Editor’s Note: The weekend before the Winter Olympics began in Sochi, contemporaneous to then-peaceful protests in Kyiv*, Liz Spikol and I went to Northeast Philadelphia to see if we could get a read on locals’ sense of the heightening tension between Russian and Western forces and ideals in Ukraine*. Liz’s grandfather, a Jewish immigrant, came to America from a town in pre-Soviet Ukraine: Shpykolosy, from which the anglicized “Spikol” originates. We visited a number of businesses and had a fantastic dinner at Passage restaurant, 10783 Bustleton Avenue. Still before the Olympics focused the world’s eyes on Russia, people were generally living life day to day, and there was no sense of apprehension or any predictions of coup or military mobilization.
But in the month since then, during the Olympics and especially since, things have happened so quickly that it’s been a challenge to keep up with, and even those who do have to be wary of the reports out of Ukraine and mindful of propaganda and outright lies.
Given her proclivity for compelling, human interest photo essays—such as those chronicling the likes of El Centro de Oro and 52nd Street and Woodland Avenue—Theresa Stigale immediately came to mind as my co-editors Nathaniel Popkin and Pete Woodall and I discussed what the Ukraine situation meant to Philadelphia.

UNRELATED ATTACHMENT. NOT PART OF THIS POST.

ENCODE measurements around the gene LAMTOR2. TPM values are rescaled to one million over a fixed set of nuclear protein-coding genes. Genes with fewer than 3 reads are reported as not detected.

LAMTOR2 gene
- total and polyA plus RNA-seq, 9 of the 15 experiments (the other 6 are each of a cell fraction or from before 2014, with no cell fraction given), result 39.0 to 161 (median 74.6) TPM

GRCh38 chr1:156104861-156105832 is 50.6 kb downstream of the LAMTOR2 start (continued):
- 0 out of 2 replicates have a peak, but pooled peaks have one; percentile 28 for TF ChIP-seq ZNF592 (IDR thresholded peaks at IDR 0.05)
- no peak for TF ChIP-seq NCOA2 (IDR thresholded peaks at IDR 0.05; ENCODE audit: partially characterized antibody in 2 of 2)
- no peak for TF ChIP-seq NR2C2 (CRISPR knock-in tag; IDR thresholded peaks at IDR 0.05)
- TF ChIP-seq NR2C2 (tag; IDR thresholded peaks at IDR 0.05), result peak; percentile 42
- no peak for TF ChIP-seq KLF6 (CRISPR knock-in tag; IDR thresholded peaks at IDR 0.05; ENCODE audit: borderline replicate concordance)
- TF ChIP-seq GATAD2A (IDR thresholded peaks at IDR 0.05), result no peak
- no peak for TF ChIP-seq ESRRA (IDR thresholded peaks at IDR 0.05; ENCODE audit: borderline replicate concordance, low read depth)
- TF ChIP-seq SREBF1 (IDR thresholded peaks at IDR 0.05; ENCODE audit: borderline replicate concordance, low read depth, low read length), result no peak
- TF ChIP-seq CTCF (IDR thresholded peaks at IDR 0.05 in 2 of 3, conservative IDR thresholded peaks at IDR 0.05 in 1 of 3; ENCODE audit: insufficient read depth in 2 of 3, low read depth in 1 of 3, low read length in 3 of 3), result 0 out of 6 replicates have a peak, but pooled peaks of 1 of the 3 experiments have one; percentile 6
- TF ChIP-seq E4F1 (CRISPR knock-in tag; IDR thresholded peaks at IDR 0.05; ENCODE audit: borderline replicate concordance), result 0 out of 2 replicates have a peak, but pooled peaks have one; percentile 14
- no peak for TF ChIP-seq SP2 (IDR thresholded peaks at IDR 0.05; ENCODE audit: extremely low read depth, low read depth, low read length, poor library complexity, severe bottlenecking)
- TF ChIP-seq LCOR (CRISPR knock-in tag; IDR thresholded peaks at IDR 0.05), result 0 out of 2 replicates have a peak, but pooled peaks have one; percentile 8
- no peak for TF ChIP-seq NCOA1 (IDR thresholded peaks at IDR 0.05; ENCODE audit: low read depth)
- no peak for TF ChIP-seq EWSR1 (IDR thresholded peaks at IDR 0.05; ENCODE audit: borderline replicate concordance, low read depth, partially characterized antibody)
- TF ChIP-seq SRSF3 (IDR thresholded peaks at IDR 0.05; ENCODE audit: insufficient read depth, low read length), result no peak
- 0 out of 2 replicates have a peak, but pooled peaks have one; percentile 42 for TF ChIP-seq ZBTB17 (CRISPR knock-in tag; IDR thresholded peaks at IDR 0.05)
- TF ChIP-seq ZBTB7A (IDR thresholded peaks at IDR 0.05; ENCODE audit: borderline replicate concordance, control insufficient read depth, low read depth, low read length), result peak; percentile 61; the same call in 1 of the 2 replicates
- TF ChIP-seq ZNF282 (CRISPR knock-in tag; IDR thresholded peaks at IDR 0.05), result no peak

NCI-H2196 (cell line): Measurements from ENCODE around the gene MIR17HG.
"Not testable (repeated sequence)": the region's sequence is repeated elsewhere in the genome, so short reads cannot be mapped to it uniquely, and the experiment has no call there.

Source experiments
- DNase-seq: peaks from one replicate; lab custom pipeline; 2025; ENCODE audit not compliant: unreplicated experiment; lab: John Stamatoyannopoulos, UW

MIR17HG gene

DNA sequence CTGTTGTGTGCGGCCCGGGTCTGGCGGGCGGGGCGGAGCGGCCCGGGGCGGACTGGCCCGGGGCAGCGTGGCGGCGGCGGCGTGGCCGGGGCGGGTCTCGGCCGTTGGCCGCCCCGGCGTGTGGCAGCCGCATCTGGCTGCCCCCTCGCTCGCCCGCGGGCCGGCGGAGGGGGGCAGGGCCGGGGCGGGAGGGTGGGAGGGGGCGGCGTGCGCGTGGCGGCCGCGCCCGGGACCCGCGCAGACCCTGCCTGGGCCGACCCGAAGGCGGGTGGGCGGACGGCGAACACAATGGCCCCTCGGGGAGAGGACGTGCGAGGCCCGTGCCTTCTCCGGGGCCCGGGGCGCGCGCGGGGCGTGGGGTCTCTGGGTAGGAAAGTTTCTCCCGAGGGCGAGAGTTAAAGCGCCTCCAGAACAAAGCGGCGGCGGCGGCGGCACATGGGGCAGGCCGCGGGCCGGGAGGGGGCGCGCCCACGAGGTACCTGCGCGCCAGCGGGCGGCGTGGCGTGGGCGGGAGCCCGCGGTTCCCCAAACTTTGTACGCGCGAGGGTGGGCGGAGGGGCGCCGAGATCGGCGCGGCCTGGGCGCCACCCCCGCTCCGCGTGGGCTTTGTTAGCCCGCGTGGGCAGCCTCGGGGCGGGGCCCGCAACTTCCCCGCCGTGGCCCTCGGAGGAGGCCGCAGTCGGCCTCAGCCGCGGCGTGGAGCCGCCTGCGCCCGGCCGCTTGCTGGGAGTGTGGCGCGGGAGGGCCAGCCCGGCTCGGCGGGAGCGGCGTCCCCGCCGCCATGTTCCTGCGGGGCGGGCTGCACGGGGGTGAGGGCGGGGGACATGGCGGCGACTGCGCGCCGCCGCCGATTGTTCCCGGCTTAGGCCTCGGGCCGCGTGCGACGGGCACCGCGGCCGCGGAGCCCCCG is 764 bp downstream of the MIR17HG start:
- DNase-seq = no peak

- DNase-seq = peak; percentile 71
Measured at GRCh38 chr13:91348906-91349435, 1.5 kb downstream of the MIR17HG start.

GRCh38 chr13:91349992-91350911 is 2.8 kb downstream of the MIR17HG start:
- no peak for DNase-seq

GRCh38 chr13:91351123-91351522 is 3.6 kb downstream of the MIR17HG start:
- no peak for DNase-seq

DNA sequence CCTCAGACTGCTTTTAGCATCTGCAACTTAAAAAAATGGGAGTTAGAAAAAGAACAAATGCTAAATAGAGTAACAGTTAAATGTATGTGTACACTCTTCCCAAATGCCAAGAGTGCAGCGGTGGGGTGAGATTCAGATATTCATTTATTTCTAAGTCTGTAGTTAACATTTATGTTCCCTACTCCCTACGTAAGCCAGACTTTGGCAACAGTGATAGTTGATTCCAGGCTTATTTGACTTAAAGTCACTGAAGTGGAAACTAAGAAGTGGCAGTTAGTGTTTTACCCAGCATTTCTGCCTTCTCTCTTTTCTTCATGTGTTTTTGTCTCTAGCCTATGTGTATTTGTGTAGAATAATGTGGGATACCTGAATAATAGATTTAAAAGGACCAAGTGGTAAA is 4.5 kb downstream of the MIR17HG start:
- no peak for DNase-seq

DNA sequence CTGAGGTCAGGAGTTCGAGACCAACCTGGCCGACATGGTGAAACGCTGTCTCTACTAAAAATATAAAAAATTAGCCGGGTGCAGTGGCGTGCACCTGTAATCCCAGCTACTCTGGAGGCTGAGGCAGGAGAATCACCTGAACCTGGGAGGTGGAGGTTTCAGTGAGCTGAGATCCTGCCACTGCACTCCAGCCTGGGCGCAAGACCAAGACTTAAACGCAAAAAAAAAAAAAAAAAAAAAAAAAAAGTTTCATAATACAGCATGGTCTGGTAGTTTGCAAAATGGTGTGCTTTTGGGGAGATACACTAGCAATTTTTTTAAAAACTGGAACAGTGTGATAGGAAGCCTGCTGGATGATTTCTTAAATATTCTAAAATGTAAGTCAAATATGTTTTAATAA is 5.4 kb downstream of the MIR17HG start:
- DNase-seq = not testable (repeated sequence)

Theresa’s multi-layered essay begins around February 12th and includes a visit to the famous Ukrainian Catholic Cathedral, a demonstration uniting local Ukrainians and Poles at the Municipal Services Building, and conversations with some of the leaders of the local Ukrainian community—all while events have played out in Ukraine, Crimea, and Russia in real time.
*Ukraine or The Ukraine? Kyiv or Kiev? In a story whose complications run deep, even deciding what to call the country or its capital can be complicated. (Business Insider has a nice explanation of this HERE.) In a nutshell, these are matters of language—yet another element at the heart of the Ukrainian-Russian conflict. As we wanted to hear from the local Ukrainian community, and they prefer Kyiv (pronounced “KEH-iv”) and Ukraine (no “the”), those are the terms used here.
Without further ado, Theresa’s essay on Ukrainian Philadelphia.
* * *
With former Ukrainian President Viktor Yanukovych in exile and an escalation of protesters overtaking his opulent palace, Hidden City checked in with the leaders of Philadelphia’s Ukrainian community to get their take on the news. Many local Ukrainians still have family in Ukraine and visit when they can.